Government Stopgap Talks Intensify With Deadline One Week Off

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By Nancy Ognanovich and Cheryl Bolen

Dec. 1 — Congressional negotiations over the details of a must-pass plan to fund the federal government are intensifying as the deadline nears to head off the threat of another government shutdown in a week’s time.

As talks continued in the Capitol, lawmakers in both parties said they don’t expect to see final details of the must-pass continuing resolution (CR) until House and Senate Republican leaders are ready to bring the measure to the floors of both chambers. Lawmakers said the new CR now isn’t likely to move any earlier than Dec. 8—or a day before a current stopgap expires.

Senior lawmakers said they now expect the CR will extend current funding to almost May to give the incoming Trump administration final say over fiscal year 2017 spending.

The decision to fund the government for almost another five months via stopgaps is drawing criticism from both Democrats and Republicans, raising questions about how Republican leaders will move the measure across the Capitol in time to prevent any funding lapse.

Passage of some type of spending bill is necessary because only one of the 12 regular FY 2017 bills was finalized and sent to President Barack Obama’s desk. Without a stopgap, funding will expire and agencies will be forced to cut back operations.

Democrats said their support may hinge on the final details of the CR, including what type of supplemental funding it provides for their priorities, such as aid to Flint, Mich.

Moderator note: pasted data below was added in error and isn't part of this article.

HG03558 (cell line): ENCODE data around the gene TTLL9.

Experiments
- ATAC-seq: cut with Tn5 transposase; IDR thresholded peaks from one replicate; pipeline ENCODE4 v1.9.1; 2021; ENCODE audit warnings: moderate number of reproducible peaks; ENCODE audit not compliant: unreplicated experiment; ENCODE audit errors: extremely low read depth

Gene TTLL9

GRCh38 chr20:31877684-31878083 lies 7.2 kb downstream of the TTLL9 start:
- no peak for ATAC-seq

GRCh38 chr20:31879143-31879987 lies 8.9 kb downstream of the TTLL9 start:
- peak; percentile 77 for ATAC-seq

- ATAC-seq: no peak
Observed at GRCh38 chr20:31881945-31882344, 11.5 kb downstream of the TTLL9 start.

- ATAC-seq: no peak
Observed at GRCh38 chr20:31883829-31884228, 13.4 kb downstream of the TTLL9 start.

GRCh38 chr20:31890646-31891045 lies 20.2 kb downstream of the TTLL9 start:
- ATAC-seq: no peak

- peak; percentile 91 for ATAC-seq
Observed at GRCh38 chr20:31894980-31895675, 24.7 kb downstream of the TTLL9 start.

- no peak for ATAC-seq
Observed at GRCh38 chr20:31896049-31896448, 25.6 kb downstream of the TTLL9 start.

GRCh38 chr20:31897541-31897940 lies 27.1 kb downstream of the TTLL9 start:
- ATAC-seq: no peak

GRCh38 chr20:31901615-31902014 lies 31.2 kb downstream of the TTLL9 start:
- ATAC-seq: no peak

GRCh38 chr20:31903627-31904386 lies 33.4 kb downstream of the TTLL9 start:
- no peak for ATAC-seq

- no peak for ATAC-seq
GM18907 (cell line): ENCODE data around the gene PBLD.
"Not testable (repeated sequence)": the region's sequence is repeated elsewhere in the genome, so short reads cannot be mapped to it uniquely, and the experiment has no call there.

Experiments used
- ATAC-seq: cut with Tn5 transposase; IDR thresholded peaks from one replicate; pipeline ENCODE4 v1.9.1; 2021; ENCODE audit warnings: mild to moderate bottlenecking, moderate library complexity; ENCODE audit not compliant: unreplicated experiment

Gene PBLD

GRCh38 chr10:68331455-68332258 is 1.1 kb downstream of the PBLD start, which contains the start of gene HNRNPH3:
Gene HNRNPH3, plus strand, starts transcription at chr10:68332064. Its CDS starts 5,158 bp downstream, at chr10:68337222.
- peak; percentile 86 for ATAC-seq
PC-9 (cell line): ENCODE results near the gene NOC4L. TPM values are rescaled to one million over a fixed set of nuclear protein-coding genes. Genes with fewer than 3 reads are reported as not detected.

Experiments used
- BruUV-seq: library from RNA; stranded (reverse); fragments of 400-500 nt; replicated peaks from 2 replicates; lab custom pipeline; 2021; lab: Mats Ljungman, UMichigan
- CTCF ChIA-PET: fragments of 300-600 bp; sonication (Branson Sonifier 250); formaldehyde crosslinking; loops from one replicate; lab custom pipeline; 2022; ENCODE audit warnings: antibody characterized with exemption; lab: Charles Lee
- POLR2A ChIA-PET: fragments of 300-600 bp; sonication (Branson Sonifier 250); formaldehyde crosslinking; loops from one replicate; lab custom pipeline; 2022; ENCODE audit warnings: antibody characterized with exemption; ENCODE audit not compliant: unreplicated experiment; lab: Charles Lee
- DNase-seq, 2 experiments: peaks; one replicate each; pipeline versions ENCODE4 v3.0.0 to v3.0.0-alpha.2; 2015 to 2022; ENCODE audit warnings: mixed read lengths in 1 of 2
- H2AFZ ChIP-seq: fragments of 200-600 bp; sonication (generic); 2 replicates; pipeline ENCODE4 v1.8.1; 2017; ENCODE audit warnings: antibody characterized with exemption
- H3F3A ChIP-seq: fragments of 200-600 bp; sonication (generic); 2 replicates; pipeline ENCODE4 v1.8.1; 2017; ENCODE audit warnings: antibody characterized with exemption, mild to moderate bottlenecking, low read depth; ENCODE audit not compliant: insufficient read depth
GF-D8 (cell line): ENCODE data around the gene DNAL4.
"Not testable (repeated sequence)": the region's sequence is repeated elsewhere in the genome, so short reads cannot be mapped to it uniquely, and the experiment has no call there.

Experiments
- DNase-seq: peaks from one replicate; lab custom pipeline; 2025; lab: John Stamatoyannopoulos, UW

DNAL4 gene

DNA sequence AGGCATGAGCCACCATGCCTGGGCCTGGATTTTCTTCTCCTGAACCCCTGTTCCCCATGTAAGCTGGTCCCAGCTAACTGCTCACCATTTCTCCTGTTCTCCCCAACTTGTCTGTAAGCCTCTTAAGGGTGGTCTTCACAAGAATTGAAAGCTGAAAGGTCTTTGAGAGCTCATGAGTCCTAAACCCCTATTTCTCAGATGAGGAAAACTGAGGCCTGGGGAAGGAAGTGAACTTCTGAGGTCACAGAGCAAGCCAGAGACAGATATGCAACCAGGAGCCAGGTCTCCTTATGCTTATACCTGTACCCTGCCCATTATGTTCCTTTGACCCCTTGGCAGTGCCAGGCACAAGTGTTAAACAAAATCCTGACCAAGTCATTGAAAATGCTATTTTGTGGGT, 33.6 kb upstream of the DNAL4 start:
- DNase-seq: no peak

The White House said it has serious concerns about the impact a long-term CR will have on the Defense Department, in particular.

White House spokesman Josh Earnest told reporters Defense Secretary Ash Carter warned lawmakers in a letter, obtained by Bloomberg BNA, that a CR extending to May would hamstring the ability of the department to initiate a number of programs critical to national security, in addition to limiting the work of the military and overseas operations.

“The concerns that he’s raised are quite significant, and the concerns that he’s expressed are shared by the commander-in-chief,” Earnest said.

CR, WRDA Linked in Talks

Aides said the emerging scenario calls for the House and Senate to pass a few other priority items, such as the Department of Defense authorization bill, while keeping the new CR and the final version of the Water Resources Development Act (WRDA) until late in the week. As a result, they said, the CR and WRDA bills likely won’t be filed until well into the week of Dec. 5.

That time line suggests negotiations over the details of the CR and WRDA will continue over the weekend and beyond. And, without a look at a final bill, Democrats said they can’t say whether the CR will get their votes.

Senate Appropriations Committee ranking member Sen. Barbara Mikulski (D-Md.) said Democrats don’t oppose Republican efforts to include disaster assistance for Louisiana and other states damaged by storms. Sen. Bill Cassidy (R-La.) said he is hopeful the CR will carry more than $2 billion in extra monies for his home state.

“But we also need help for Flint,” Mikulski said. “So it’s all tied together.”

Aides said it is likely that the WRDA bill will include language to facilitate federal assistance for Flint, while the CR will carry the actual funds the Michigan delegation has been seeking for months.

Sen. Debbie Stabenow (D-Mich.) said she doesn’t know if the CR and WRDA will be “married” together before they are given final approval.

“At this point, we’re working on language. We’ll have to see what the path forward is,” Stabenow told reporters.

Stabenow said Democrats question Republican plans to use another CR running into May to fund the government. Combined with the current CR, stopgaps would be used to cover the first seven months of the fiscal year that began Oct. 1.